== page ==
welcome to al jazeera america. i'm del walters. these are the stories that we are following for you. delayed by the shutdown, those unemployment numbers are finally released. international leaders are gathered to try to find a path to peace in syria. and a nevada middle school dealing with a deadly shooting. ♪ it is 18 days late and on a tuesday, but the labor department finally releasing the september jobs report in october. the unemployment rate dropped
slightly, but the numbers are nothing to celebrate. >> reporter: this is the last employment report that won't be skewed by the lingering impact of the government shutdown. fingers were crossed there would be signs of recovery in the job market, unfortunately there was no such thing. the labor department says u.s. employers add just 148,000 jobs in september. the unemployment rate did fall to a five-year low, but the labor force participation rate stayed flat, suggesting the job market was weakening even before the government was shutdown. >> more people are falling out of the labor force, so while you are seeing the unemployment rate drop, it's not really a sign that things are getting better. >> reporter: the lack of progress could push the federal reserve to hold off on its
stimulus policy. >> when people aren't feeling secure about their jobs, they are not in a position where they are going to go out and go hog wild at the mall. >> reporter: and now we only have to wait two weeks for the october jobs report, that's when we'll see how the government shutdown really impacts the economy. and for wall street it is a bad news/good news scenario. the stocks are rising, the dow up 61 points, but as noted investors are betting that that means the fed will not pull back on easing that stimulus program any time soon. and while most workers in the fast-food industry say it is struggling to make meets end, one company has different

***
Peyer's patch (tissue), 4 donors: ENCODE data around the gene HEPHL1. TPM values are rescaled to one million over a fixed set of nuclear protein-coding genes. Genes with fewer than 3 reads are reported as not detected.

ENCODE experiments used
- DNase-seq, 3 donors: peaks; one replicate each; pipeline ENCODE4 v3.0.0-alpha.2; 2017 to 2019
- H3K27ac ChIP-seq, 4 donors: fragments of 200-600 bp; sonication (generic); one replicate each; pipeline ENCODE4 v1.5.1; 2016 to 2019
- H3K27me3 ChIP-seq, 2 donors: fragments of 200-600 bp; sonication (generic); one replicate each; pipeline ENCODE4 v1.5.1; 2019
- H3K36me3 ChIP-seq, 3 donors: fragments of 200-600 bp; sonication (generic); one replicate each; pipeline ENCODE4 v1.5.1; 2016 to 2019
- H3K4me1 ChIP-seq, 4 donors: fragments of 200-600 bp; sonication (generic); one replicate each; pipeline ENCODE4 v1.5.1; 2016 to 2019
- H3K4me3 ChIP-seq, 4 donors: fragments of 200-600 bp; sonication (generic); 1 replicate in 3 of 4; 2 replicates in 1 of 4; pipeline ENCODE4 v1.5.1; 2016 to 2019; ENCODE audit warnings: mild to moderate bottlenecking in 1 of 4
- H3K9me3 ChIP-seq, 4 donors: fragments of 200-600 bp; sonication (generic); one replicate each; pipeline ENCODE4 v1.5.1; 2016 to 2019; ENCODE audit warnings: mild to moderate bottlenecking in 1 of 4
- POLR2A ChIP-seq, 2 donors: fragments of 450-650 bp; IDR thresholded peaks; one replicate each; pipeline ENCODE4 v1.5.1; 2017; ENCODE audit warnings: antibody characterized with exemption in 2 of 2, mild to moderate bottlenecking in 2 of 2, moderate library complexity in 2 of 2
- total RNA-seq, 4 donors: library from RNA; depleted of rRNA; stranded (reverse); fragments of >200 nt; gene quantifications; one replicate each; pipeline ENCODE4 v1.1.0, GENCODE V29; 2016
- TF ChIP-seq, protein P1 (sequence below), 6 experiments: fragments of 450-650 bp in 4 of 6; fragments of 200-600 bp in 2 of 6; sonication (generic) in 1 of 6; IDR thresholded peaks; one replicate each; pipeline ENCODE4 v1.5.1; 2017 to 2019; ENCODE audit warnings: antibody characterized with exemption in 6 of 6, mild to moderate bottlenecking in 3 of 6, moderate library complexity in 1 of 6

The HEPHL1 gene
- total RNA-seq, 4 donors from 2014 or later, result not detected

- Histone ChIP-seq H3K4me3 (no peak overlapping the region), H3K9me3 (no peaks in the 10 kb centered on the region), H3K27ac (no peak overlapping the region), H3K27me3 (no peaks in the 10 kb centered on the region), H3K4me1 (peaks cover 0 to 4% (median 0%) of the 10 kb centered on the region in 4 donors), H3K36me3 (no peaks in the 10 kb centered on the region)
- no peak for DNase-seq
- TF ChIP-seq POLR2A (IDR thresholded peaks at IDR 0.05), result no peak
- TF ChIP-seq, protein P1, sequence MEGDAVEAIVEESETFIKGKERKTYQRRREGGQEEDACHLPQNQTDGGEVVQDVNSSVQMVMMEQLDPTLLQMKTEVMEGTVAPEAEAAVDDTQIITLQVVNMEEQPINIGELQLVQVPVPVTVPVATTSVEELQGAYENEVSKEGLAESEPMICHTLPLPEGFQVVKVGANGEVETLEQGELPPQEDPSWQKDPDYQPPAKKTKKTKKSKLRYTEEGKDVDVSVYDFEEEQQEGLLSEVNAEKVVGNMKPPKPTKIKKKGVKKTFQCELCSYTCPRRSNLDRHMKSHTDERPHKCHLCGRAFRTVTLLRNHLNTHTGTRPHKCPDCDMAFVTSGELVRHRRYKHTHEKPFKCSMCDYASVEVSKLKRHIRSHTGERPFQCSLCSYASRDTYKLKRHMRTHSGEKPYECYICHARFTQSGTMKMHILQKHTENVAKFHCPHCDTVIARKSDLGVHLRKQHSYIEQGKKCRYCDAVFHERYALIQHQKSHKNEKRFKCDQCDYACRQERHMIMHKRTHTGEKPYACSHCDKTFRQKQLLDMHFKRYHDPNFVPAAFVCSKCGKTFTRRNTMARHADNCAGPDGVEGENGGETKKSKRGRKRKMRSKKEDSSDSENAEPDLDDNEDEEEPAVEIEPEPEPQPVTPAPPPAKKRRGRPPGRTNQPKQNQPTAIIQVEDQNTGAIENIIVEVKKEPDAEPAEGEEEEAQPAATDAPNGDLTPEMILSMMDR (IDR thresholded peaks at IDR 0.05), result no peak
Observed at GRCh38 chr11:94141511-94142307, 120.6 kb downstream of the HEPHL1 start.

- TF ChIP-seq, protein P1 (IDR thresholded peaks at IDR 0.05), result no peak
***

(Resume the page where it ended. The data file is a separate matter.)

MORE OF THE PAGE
outlook. >> reporter: chicken burgers and fries the standard american menu, at moo cluck moo, the fair is fresh, locally sourced and custom made, and the motto is better food fast. >> it's a great burger. we think the quality of food is excellent here. it's not greasy fast good. and i don't mind feeding by five year old daughter too. we love it. >> reporter: and in a city who's jobless rate is 16%, the starting pay here is $12 an hour. >> they pay quality. and it makes us want to work heard for them and succeed with them. >> reporter: while service industry workers at food giants like mcdonald's and wendy's are walking off of the job to demand
better pay, moo cluck moo just believes it's sound business practice. >> we like to keep them happy and challenge them. and if we get a better worker, and pay them a little more we'll get out of it what we put into it. >> reporter: another key, building its ties to the local community. >> it brings back to this city people who are entrepreneurs, and meeting the needs of the people who live and work here. >> reporter: but moo clucks moo management has much wider ambitions. >> the future is world domination. we are giving people an alternative to food that is not good for them. i just believe that rapid expansion in is any works. we're where mcdonald's started
in the 50s. give us 50 years and see what happens. >> reporter: tom aeshgman, al jazeera. overseas secretary of state john kerry is in london for the so-called friends of syria meeting. kerry is meeting with his arab and western counterparts trying to make sure that geneva two stays on track. he says there is no military solution to the syrian crisis. >> it is clear that both sides will continue to fight and t fight and to fight. and in the end the greatest victims, the people who suffer the most are the syrian people themselves who are being driven from their homes and killed in the most wonton violence. >> reporter: much of syria's war is now the battle for check points like this.
this town rebels break cover and mount their defensive. regime forces fight back, but the rebels prevail. these scenes are being repeated across the country. here the rebels appear to win, but that's not always the case. in the damascus countryside this bee sieged town, violence is immense. even as the fighting continues and planned peace conference finds itself embroiled in controversy. one of the rebel groups has decided it would like to discuss his its talks outside of geneva. meanwhile the syrian president has saided the planned peace conference still has much to do before it becomes a reality.